We all know our basic rights — our right to vote; our right to a free press; our right to peacefully protest. These are some of the most vital and most fundamental rights we have.
But this year we have seen open and frightening displays of voter suppression, journalists being physically attacked, violent clampdowns of peaceful protestors, and even suggestions to postpone or refuse to accept the results of the election.
At Rainforest Action Network, we are committed to fighting for people and planet — and fighting against systemic injustice is an integral part of our core mission. This year, we have been urging our community to vote. We know that clean air and clean water are on the ballot. Our climate is on the ballot. Equality and human rights are on the ballot.
But after we cast our votes — as basic as this may sound — we may need to use our voices to make sure every vote is counted. And that may mean exercising our fundamental right to protest. Across the country we are seeing reports of bureaucratic and legal obstacles solely designed to make access to voting and the counting of votes more difficult.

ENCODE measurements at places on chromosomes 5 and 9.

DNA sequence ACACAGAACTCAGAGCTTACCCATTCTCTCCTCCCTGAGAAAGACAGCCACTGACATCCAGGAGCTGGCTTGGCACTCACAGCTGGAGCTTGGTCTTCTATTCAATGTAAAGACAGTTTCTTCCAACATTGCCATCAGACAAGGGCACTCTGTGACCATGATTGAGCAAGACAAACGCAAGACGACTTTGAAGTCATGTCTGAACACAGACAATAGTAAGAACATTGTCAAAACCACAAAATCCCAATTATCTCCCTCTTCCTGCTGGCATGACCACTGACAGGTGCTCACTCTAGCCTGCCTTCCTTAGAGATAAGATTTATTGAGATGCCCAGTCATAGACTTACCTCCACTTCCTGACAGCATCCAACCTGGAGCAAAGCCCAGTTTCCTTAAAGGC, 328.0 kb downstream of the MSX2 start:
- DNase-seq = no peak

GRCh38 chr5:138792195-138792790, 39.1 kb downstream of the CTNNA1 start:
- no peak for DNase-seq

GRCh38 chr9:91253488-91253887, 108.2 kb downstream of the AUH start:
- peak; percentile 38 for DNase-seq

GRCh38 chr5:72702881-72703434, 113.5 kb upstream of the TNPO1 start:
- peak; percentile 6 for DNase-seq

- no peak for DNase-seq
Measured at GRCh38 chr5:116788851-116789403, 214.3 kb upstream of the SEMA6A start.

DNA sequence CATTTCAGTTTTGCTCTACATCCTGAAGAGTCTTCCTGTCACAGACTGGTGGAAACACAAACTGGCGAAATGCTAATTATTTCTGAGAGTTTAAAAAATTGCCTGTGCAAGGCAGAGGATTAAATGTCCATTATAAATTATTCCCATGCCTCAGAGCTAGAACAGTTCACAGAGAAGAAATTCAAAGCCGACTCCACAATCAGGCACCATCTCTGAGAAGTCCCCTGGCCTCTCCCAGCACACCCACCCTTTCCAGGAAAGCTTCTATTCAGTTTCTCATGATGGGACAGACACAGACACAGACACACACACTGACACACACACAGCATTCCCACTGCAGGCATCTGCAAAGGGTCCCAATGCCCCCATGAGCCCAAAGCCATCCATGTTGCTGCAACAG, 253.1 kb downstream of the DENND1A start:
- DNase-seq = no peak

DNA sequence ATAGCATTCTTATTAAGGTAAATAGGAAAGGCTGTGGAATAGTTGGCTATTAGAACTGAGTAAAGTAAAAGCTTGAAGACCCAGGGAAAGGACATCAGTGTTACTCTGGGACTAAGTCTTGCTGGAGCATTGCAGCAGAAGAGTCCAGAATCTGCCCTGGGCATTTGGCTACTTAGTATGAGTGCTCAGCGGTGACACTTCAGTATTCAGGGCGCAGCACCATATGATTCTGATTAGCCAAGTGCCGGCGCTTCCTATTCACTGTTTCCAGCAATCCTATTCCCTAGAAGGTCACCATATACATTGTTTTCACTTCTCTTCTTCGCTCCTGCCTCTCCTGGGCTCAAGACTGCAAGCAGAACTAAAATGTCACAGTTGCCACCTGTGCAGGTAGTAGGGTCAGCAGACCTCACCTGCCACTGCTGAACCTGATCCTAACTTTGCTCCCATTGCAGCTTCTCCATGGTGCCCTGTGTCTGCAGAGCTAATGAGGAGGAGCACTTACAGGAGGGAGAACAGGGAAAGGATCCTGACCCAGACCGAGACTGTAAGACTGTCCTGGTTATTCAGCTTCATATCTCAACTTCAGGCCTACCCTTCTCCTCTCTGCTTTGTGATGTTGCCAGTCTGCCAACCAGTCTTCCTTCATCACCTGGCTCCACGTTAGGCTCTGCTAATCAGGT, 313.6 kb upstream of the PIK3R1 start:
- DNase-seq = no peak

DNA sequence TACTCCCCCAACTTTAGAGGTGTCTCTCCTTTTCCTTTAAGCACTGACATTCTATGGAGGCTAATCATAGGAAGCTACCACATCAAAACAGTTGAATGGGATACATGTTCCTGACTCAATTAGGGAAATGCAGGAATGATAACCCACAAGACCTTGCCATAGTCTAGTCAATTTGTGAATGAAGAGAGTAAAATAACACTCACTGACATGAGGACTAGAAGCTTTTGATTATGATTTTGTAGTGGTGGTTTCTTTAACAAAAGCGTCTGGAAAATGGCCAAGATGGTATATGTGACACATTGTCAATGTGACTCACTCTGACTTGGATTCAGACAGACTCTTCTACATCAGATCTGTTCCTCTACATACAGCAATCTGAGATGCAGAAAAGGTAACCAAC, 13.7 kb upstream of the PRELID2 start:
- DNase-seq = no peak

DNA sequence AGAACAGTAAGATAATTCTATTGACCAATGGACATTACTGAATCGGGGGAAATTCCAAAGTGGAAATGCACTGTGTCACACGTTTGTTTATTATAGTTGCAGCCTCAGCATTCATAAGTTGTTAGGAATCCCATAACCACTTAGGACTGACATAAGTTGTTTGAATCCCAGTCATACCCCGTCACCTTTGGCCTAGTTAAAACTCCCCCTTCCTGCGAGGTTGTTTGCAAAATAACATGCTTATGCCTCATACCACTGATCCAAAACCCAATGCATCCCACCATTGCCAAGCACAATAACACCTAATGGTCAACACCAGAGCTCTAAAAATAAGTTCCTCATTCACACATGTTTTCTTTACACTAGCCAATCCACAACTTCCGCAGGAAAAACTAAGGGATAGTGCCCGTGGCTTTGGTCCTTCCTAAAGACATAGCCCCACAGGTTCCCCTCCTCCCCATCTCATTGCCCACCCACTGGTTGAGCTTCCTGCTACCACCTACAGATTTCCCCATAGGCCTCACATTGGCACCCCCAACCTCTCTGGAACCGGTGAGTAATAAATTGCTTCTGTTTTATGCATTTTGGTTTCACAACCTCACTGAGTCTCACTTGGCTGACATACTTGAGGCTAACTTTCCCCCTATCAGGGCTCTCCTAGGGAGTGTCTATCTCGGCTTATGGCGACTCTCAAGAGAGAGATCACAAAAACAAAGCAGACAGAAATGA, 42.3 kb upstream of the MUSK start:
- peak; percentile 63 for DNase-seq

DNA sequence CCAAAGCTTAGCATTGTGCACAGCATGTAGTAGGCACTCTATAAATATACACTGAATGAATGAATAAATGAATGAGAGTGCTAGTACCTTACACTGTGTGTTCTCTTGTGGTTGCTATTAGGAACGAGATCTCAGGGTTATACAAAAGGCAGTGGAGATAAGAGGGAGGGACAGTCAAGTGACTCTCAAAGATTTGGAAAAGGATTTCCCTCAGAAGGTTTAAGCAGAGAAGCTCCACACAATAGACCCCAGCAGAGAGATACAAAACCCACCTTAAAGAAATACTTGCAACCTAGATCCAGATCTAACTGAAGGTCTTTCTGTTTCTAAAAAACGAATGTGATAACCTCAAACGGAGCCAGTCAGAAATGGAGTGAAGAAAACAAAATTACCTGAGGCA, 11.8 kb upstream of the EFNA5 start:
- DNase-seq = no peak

Protest and peaceful civil disobedience are part of our collective history. Some of our greatest moments of positive social progress have come from people coming together to protect each other and each other’s basic rights. From civil rights, to stopping deadly polluters, to the women’s vote, to LGBTQ rights — disruption and dissent are often the only avenues available to stop legal, yet devastating, practices. And this year, it may be necessary to stop the very real erosion of our very democracy.
So please: Get ready to use our right to vote.
And if necessary, get ready to use our right to protest.
PS: If you want to join efforts across the country to protect our basic rights and protect the free and fair results of this election, here is a great list of resources.